Keystone Symposia

This meeting took place in 2018

Here are the related meetings in 2020:
Tissue Organoids as Models of Host Physiology and Pathophysiology of Disease (J1)
Brain Therapeutics: Disruptive Technologies and Opportunities (Q3)

For a complete list of the meetings for the upcoming/current season, see our meeting list, or search for a meeting.

Organs- and Tissues-on-Chips (D1)

Organizer(s) Christopher P. Austin, Danilo Tagle, Christine L. Mummery and Brian R. Berridge
April 8—12, 2018
Big Sky Resort • Big Sky, MT USA
Discounted Abstract Deadline: Dec 6, 2017
Abstract Deadline: Jan 9, 2018
Scholarship Deadline: Dec 6, 2017
Discounted Registration Deadline: Feb 6, 2018

Sponsored by Merck & Co., Inc.

Summary of Meeting:
More than 30% of promising medications have failed in human clinical trials because they are determined to be toxic despite promising pre-clinical studies in 2-D cell culture and animal models. Another 60% fail due to lack of efficacy. Consequently, though several thousand diseases affect humans, only about 500 have approved treatments. However, with the growing understanding of human biology, along with increased availability of innovative technologies, there is now an unprecedented opportunity to translate scientific discoveries more efficiently into new, more effective and safer health interventions. Organs- or Tissues-on-Chips are innovative, alternative approaches that would enable early indications and potentially more reliable readouts of toxicity and efficacy. These microfabricated devices recapitulate the multicellular architectures, tissue-tissue interfaces, physicochemical microenvironments, vascular perfusion and innervation, producing in essence microphysiological systems that mimic human tissue and organ functionality not possible with conventional 2D or 3D culture systems. Through innovative biosensing and readout approaches, these devices employ high-resolution, real-time imaging and non-invasive analysis of biochemical, genetic and metabolic activities of living cells in a functional tissue and organ context. This technology has great potential to advance the study of tissue development, organ physiology and disease etiology. In the context of drug discovery and development, it should be especially valuable for the study of molecular mechanisms of action, prioritization of lead candidates, toxicity testing and biomarker identification. These microfabricated devices have also proven to be useful for modeling human diseases. This conference will touch on ongoing efforts and various applications of tissue-on-chips technology to studies in precision medicine, environmental exposures, reproduction and development, cancer and for use at the International Space Station.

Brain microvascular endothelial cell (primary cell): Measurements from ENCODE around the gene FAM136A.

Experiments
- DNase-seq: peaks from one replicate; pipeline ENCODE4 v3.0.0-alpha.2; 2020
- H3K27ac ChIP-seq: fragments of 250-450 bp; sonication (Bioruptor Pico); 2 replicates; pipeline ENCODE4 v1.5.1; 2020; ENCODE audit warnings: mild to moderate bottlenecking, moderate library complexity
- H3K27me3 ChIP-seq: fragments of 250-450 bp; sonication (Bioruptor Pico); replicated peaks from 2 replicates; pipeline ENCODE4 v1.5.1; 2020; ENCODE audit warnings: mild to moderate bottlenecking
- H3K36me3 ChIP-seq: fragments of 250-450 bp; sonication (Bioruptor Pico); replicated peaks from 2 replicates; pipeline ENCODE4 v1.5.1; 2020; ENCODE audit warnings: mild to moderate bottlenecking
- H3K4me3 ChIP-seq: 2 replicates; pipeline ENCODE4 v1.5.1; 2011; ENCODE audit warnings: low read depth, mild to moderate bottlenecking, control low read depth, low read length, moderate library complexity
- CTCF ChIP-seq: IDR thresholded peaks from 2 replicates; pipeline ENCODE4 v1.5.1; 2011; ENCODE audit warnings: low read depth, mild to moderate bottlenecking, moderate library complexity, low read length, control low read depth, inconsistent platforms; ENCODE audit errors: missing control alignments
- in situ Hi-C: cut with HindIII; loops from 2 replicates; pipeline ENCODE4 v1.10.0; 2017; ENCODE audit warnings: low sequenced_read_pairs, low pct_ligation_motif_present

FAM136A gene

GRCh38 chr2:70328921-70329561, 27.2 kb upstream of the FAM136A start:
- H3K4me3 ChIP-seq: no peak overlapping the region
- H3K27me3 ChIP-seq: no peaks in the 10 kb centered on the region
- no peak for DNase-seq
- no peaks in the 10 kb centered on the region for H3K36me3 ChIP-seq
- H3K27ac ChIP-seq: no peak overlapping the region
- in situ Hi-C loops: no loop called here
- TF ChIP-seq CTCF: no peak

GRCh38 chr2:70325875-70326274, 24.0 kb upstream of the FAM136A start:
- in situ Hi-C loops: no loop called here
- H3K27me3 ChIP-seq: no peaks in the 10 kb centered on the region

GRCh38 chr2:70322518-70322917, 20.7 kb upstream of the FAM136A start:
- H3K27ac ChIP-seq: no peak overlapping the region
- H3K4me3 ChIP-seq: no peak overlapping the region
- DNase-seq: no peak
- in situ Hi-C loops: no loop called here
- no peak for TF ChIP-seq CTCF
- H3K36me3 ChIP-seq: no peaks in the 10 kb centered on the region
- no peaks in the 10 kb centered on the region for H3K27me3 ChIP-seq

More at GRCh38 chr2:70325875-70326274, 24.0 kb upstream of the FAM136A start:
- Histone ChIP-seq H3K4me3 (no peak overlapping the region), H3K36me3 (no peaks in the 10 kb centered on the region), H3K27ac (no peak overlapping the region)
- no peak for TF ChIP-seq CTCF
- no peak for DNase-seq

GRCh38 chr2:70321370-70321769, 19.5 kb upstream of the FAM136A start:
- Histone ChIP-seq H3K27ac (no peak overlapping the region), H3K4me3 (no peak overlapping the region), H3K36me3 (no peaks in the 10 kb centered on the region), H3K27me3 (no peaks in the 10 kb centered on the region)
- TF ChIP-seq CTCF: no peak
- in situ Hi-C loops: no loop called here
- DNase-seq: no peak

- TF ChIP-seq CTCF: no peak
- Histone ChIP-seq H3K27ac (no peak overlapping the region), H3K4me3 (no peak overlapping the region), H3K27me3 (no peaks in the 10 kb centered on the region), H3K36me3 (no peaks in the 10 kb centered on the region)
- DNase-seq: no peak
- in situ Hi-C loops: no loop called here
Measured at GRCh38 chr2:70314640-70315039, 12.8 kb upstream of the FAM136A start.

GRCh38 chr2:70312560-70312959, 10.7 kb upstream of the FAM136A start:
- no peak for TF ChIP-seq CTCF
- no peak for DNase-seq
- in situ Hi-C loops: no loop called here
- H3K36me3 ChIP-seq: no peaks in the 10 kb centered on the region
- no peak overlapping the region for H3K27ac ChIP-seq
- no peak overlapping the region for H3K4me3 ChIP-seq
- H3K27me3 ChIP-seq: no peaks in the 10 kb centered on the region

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National Institute of Biomedical Imaging and Bioengineering (NIBIB) Scholarship Recipients

Leigh Joan Atchison
Duke University, USA

Idit Goldfracht
Technion – Israel Institute of Technology, Israel

Valentina Paloschi
Technical University of Munich, Germany

Christopher Probst
Fraunhofer IGB, Germany

Woojung Shin
University of Texas at Austin, USA

Sijie Sun
University of Washington, USA

Berend J. van Meer
Leiden University Medical Center, Netherlands

Dimitrios Voulgaris
KTH Royal Institute of Technology, Sweden